JTF (just the facts): Published in 2020 by Dust Collective (here). Hand-assembled accordion book, printed on asuka archival inkjet paper. Soft metallic custom cover with cut-out window displaying title (4.25” x 5.25”). 13 black-and-white images, with an introductory text by the author and a quote from Simone Weil. In an edition of 30 copies. Design by Emily Sheffer. (Cover and spread shots below.)
Comments/Context: Back in 2018, Carmen Winant published a photobook called My Birth (reviewed here) that artistically pulled back the curtain on the human process of childbirth. Combining photographs of her mother giving birth to her, the later birth of her own children, and hundreds of anonymous images of women in childbirth sourced from various archives, it brought a sense of honest curiosity to a process that has largely stayed out of public view. More importantly, it reclaimed the process of childbirth from those who would hide it, placing the mother and her experience at the center of the conversation.
In many ways, although it may not look like it at first glance, S. Billie Mandel’s intimate photobook Stellar Skytron builds on Winant’s conceptual recentering. Stellar Skytron is a birth book too, but it doesn’t show us any of the usual trappings of a hospital birth, as typically seen by someone with a camera – none of the the hospital bed, the surrounding medical equipment, the nurses and doctors at work, the exhausted mother, or even the eventual presentation of the newborn are documented here. Instead, Mandle does something radical and surprising – she offers us the looking-up vantage point of the mother (herself), and then in turn, that of the baby. The resulting photobook emphatically puts the woman’s perspective first.
What Mandle saw from her hospital bed is both wholly obvious and almost inexplicably elegant – she saw the blinding surgical lights above her, which were so strong that they effectively darkened the rest of the surroundings to black. The clinic lights were made by Skytron, the Stellar model including arrays of 5 fixtures in one round unit then paired into a doubled installation mounted on the ceiling – and thus, the eventual name of the photobook.
Mandle’s small book is a forward journey in time, with the lights telescoping outward in discrete steps. She begins with a single light, its mirrored interior and striated surface creating a shimmering up-close blast from the depths of darkness. In the successive pages, the single light bounces here and there, and then multiplies out to the five-bulb array, which seems to then spin and wander through the dark, until it finally appears to float away. In this series, the light goes from something Mandle is focused on (almost intrusively), to something that starts to disappear as she aims her attention and energy elsewhere (presumably on the child who is coming soon).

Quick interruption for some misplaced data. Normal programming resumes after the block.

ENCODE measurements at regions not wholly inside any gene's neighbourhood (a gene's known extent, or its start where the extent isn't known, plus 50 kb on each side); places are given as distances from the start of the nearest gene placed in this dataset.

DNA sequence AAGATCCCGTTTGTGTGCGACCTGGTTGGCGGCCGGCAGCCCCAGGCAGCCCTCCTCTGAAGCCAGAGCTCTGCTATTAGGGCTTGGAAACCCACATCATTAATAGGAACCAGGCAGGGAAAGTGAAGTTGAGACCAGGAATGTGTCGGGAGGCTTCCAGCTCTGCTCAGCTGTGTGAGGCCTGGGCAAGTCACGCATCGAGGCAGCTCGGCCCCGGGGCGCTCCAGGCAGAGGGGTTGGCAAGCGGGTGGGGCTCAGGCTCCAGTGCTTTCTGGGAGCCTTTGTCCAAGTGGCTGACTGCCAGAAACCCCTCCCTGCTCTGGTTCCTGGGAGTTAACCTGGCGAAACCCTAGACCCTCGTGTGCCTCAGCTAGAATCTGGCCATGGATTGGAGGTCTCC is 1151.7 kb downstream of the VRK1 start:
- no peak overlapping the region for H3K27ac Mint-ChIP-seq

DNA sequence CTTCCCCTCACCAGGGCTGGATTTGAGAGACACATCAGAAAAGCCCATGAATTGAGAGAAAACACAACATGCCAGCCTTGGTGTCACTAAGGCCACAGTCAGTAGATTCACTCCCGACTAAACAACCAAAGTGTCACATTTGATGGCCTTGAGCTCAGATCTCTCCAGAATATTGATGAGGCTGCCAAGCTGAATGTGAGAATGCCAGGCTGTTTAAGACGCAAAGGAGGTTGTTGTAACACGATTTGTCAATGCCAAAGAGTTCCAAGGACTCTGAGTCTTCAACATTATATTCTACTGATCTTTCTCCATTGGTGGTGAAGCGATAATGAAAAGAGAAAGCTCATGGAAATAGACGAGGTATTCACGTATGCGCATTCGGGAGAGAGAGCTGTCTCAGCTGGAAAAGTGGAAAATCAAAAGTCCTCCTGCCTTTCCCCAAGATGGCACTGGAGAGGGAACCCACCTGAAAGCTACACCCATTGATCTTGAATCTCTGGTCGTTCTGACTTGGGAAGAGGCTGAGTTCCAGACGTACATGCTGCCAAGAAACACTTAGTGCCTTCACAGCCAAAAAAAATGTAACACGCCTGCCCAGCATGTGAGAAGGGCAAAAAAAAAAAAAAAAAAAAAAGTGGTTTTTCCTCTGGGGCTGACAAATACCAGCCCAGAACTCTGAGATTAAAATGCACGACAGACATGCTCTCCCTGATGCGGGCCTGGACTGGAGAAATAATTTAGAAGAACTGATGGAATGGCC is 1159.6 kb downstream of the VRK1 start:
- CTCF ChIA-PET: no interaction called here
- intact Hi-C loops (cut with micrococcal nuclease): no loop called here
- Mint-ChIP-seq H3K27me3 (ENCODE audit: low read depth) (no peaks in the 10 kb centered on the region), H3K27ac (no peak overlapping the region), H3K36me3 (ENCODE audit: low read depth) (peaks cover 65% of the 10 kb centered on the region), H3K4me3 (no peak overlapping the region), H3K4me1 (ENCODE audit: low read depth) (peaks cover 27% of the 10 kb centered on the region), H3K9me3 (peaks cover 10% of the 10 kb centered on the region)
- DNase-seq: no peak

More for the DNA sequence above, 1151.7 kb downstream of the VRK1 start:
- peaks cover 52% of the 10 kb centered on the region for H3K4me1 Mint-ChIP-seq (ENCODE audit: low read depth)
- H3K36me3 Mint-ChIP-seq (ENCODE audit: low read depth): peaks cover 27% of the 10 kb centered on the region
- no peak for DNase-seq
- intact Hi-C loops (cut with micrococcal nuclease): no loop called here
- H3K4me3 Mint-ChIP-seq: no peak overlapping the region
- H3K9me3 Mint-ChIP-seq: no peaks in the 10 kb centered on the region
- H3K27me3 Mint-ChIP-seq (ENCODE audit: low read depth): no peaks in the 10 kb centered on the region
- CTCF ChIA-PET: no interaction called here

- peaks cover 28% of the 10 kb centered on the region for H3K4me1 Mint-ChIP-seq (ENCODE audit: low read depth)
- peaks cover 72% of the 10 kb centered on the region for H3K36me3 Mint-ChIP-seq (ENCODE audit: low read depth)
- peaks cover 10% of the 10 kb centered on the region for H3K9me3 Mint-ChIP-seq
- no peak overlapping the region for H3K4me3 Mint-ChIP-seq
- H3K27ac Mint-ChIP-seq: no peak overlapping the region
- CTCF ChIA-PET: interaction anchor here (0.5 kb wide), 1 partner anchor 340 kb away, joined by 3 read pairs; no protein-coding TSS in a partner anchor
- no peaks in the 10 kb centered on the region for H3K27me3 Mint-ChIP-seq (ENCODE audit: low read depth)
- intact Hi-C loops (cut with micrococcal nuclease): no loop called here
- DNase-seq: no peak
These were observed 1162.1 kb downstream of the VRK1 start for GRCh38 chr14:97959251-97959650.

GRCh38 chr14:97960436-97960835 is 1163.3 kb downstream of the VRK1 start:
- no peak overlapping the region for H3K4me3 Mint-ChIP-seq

Mandle’s vision then begins to become less literal, the lights repeating and clustering into dense round orbs. With each successive page turn, these circles get more layered and psychedelic, as though her eyes were fogging, blurring, or simply being overwhelmed by the intense sparkle. By the end of the photobook, the pinpricks of light have become all over visual static, getting thicker and thicker at each step, until the patterns blanket the pages like whirled gauze. We can read this progression as Mandle becoming increasingly distressed, distracted, and overloaded by the moment, or perhaps as the emergence of the baby’s perspective, which is equally blinded and flooded with new stimuli. As the book moves from back to front, the intensity ratchets up, to the point that the light becomes a torrent that saturates the senses.
Stellar Skytron is a very small book, one that feels like a keepsake or a treasure (see its size relative to my hand in the images above). The photographs are printed on one side of an endless accordion fold, which creates both a deliberately linked flow and an unexpected black/white contrast on the front and back of the pages. As a gift from mother to child, its design details successfully give it the feeling of something vulnerable and special to be cherished.
Given its diminutive size and its small edition size, Stellar Skytron isn’t a book that many photobook enthusiasts will likely ever discover. But it’s the kind of book that reminds us that worthy photobooks (and the ideas and imagery they deliver to us) come in all shapes and sizes, and sometimes a small, unassuming, hand-crafted approach is exactly the right one for a particular body of work. Mandle has made an intriguing and unexpected conceptual leap with the inversion of perspective here, while simultaneously creating a tenderly personal keepsake for the one who saw the lights with her. As a photobook object, it’s quite a bit more potent than its compact size might indicate.
Collector’s POV: S. Billie Mandle does not appear to have consistent gallery representation at this time. As a result, interested collectors should likely follow up directly with the artist via her website (linked in the sidebar).